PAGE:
The quizzical look on offensive tackle Eric Smith's face said it all. He had just received a text from his friend and New York Giants teammate Chris Peace late last year. It was a recruitment to participate with him in an offseason program at NASA.
This took Smith completely by surprise. He knows Peace well -- they were teammates for three years at the University of Virginia and lived in the same apartment complex last year in New Jersey -- and didn't remember the second-year outside linebacker ever talking about space, rocket ships or anything of the sort.
"I was making sure he said it correctly and wasn't talking about something else," said Smith, a second-year player who joined the Giants in 2019. "I said, 'NASA? Like space?' The inner kid in me was like, 'Oh, hell yeah! Let's do it.'"
Peace and Smith went for it, participating in a three-day NASA program through the NFL Players Association in February at the Johnson Space Center in Houston.
"When I was a kid, I was always kind of interested in the stars," said Peace, who was claimed by the Giants last summer. "Had a telescope, planets and all that stuff. Real big fan of NASA. So why not, given the opportunity? ... It was a chance to do something different."
Different kind of training camp
This program wasn't focused on launching rockets, planets or traveling to the moon. This training camp had a slightly different twist.
The NASA Commercialization Training Camp the pair experienced -- alongside eight other current and former NFL players -- introduced them to NASA technologies and outlined the possibilities. NASA technologies are available for public licensing, and free to be used by anyone in business or entrepreneurial endeavors.
The NFLPA externship (temporary on-site training) -- the first year of this NASA program -- involved more than 30 partners and 100 players this offseason. Jacksonville Jaguars quarterback Josh Dobbs, who majored in aerospace engineering, also participated in a separate program in Florida this year. Six or seven players have already turned NFLPA externships into full-time positions at places such as Fanatics and StubHub.
"When I got there to Houston in NASA, I was completely caught off guard," Peace said. "I thought we were going to go down there and learn about stars and planets. And we saw a little bit about it. But for the most part, it was kind of like a business internship. When we were down there, we learned about all their technology and worked with their technology side."
They learned NASA technology was more than astronomy and astrophysics. An example is an eye-tracking device NASA originally developed for use in space. The equipment later proved useful for laser surgeries, such as LASIK.
Or even something as common as traditional firefighter equipment. Most firefighters use a lightweight breathing system that NASA helped develop. These are the type of things available to the public, including professional athletes-turned-entrepreneurs because of NASA.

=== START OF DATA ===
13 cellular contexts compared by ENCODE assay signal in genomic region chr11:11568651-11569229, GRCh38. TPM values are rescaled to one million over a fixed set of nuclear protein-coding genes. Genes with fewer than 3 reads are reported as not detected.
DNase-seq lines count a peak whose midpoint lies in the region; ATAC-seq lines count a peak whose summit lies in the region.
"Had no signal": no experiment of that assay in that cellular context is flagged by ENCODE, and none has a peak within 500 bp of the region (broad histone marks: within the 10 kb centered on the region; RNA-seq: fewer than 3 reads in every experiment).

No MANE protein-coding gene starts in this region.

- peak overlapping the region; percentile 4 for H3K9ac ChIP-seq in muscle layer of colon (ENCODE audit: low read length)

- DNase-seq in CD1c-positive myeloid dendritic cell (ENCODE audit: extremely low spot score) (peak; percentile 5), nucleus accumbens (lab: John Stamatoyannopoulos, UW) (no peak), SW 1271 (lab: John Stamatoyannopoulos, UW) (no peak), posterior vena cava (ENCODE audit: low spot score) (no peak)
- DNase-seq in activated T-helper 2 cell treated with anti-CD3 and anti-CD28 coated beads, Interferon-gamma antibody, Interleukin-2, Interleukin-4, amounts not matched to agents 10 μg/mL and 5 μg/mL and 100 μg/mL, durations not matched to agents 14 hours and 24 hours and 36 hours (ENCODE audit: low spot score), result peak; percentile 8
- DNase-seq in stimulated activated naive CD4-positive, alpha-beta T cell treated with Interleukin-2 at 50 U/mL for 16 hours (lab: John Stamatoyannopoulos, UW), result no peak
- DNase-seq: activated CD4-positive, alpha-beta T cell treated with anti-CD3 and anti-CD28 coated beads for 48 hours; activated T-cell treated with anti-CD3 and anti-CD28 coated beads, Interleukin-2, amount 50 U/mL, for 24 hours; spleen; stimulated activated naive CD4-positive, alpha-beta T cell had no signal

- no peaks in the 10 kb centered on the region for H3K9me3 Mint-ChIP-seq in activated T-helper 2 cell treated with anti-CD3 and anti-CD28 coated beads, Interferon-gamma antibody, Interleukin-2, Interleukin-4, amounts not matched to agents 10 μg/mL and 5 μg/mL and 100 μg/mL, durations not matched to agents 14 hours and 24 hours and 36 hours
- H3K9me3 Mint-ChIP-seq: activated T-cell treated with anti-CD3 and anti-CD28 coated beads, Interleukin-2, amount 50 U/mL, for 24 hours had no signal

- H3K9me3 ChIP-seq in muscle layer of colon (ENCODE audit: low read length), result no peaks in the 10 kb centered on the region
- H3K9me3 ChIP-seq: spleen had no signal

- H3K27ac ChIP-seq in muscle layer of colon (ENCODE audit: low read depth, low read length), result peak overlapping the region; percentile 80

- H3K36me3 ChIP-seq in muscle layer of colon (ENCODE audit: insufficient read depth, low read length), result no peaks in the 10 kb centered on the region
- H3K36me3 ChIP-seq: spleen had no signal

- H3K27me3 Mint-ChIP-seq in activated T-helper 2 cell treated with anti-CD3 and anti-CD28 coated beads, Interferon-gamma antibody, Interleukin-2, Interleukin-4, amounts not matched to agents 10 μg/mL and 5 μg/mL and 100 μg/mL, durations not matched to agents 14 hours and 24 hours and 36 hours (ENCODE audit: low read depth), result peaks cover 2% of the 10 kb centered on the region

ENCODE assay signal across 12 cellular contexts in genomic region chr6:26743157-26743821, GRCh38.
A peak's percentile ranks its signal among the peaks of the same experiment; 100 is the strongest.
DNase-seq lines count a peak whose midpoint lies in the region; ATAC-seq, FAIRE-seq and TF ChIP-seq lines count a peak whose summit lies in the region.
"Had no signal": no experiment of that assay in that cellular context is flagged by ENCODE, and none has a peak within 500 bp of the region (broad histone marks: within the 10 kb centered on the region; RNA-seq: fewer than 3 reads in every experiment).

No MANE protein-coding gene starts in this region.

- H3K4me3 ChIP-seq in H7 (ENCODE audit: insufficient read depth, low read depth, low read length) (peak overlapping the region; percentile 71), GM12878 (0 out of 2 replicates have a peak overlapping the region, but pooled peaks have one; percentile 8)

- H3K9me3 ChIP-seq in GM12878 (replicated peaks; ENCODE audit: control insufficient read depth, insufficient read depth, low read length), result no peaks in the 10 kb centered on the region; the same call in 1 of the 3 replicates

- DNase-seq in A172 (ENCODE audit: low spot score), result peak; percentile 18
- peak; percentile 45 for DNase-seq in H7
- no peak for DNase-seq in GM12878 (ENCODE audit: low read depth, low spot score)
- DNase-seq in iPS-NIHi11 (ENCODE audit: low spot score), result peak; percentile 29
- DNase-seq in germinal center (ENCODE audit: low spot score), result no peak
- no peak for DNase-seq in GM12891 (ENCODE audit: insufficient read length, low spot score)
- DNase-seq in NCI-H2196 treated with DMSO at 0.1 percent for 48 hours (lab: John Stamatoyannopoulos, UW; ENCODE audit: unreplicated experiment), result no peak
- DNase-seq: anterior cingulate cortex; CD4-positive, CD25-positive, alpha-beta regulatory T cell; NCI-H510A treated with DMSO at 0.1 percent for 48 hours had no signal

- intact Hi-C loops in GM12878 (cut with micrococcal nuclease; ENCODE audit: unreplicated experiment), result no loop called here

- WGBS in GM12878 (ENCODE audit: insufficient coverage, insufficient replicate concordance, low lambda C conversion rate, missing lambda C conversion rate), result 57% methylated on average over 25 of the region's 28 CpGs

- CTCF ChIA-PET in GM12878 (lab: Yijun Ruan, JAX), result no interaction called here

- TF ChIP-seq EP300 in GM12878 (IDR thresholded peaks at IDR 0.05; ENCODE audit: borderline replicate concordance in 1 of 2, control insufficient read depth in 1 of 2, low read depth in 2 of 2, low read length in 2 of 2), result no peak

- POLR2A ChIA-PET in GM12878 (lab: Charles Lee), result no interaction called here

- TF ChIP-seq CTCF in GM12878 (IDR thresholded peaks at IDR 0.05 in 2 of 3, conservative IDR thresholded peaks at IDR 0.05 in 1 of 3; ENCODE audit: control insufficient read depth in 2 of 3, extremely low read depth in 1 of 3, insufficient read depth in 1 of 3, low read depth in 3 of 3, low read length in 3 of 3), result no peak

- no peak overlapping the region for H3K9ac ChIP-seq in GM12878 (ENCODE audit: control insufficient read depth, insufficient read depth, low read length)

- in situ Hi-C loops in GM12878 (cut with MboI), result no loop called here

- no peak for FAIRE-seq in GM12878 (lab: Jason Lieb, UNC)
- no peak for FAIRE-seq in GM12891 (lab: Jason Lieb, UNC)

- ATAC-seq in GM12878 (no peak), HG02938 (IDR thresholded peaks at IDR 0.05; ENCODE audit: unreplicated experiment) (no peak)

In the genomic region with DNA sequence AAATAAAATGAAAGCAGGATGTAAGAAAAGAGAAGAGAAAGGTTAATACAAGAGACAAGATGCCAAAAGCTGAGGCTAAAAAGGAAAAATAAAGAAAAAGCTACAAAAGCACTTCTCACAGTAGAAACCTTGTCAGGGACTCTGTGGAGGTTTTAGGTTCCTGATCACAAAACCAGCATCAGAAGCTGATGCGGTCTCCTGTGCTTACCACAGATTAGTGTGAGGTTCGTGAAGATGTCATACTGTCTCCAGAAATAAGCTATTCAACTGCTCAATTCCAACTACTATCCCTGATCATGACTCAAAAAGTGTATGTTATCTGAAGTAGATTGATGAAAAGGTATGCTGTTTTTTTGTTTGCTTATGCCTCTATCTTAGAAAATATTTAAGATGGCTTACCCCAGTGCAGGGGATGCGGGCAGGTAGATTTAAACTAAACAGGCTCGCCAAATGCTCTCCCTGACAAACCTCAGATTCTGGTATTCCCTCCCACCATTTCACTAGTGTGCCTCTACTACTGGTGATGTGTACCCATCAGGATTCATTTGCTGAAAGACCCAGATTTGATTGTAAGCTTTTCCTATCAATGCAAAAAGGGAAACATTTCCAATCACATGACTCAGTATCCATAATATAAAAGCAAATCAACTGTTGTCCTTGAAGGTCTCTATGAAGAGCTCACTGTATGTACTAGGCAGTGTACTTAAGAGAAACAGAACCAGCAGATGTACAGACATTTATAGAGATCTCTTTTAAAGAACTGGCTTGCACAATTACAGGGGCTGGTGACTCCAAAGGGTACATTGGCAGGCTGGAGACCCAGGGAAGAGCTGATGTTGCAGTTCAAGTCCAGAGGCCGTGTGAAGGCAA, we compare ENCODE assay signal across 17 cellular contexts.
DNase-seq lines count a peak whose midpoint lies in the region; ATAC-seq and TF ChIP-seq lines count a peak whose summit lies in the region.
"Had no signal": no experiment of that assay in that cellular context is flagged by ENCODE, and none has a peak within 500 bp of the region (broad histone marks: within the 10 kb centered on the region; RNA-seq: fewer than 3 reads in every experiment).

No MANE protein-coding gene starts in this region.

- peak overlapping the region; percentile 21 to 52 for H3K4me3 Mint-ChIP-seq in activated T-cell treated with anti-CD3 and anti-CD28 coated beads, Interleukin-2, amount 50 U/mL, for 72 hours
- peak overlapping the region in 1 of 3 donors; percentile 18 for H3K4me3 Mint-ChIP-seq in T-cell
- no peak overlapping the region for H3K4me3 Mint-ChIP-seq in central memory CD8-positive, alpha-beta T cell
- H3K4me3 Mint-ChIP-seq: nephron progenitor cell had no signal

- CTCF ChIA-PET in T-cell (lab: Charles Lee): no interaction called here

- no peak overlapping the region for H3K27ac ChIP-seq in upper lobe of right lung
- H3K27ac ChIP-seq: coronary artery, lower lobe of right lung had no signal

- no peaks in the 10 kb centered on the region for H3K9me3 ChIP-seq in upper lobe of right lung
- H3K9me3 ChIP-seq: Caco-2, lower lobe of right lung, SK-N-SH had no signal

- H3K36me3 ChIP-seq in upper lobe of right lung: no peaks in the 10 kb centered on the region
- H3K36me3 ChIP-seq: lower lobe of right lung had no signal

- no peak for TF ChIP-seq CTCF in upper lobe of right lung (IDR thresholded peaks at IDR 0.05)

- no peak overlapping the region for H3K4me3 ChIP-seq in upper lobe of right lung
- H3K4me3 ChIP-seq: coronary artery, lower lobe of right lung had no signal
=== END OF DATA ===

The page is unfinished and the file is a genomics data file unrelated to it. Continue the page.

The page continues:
This got Smith and all those in attendance thinking about the possibilities.
"If you were there ... and looked at my face, I was in complete shock. I'm like 'there has to be a catch or something to it.' What do you mean free technology?" Smith said. "They were like, 'No, we make ideas and technology for public use. All you have to do is patent it and make it yours.' Sometimes they don't even really want credit. They're just putting out ideas to make everyday life better. I was in shock."
Smith and Peace said they can see themselves using these NASA resources in the future. They know there will be life after football, one reason Peace was amenable to the idea of programs promoted by David Tyree, the Giants' director of player development.
Each day featured different guest speakers. Among them was former NFL fullback Obafemi Ayanbadejo, who is using NASA technology in his startup company, HealthReel. It's a new app that Peace said can scan body fat and provide health readings.
"We were pretty blown away," Peace said.
Hoping to return
It was such an exhilarating and fruitful experience Smith asked for an invitation again next year.
Aside from expanding their business knowledge, the group got to sit in model spaceships and control rooms. There was a field trip each day on NASA's college-like campus.
"I was like a kid in a candy store even though I didn't know I liked space like that," Smith said. "It took me [getting] a little taste of it. By the time I left, whew!
"I asked to go to space, too. I didn't sugarcoat it. Anybody can apply to be an astronaut. I think it's thousands of people that apply."
This is the effect of NASA. Although it's clearly a long shot, maybe it is in Smith's future.
In the meantime, he's trying to solidify a spot on the Giants' roster. Smith was claimed off waivers after final cuts last year from the New York Jets and appeared in two games for the Giants.
Peace is attempting to do the same as an under-the-radar candidate trying to earn playing time at a wide-open outside linebacker position.
Peace is confident things will slow down in Year 2 and believes he can blossom after learning what it takes to succeed at the NFL level. Most notably, the way he studies film and looks at the game should be more advanced after watching veterans last season (he mentioned former Giants safety Michael Thomas by name).
"This season I'm going to try to get better every single day," Peace said. "Prove as much as I can every single day."
The lessons and possibilities experienced through NASA can wait for another day.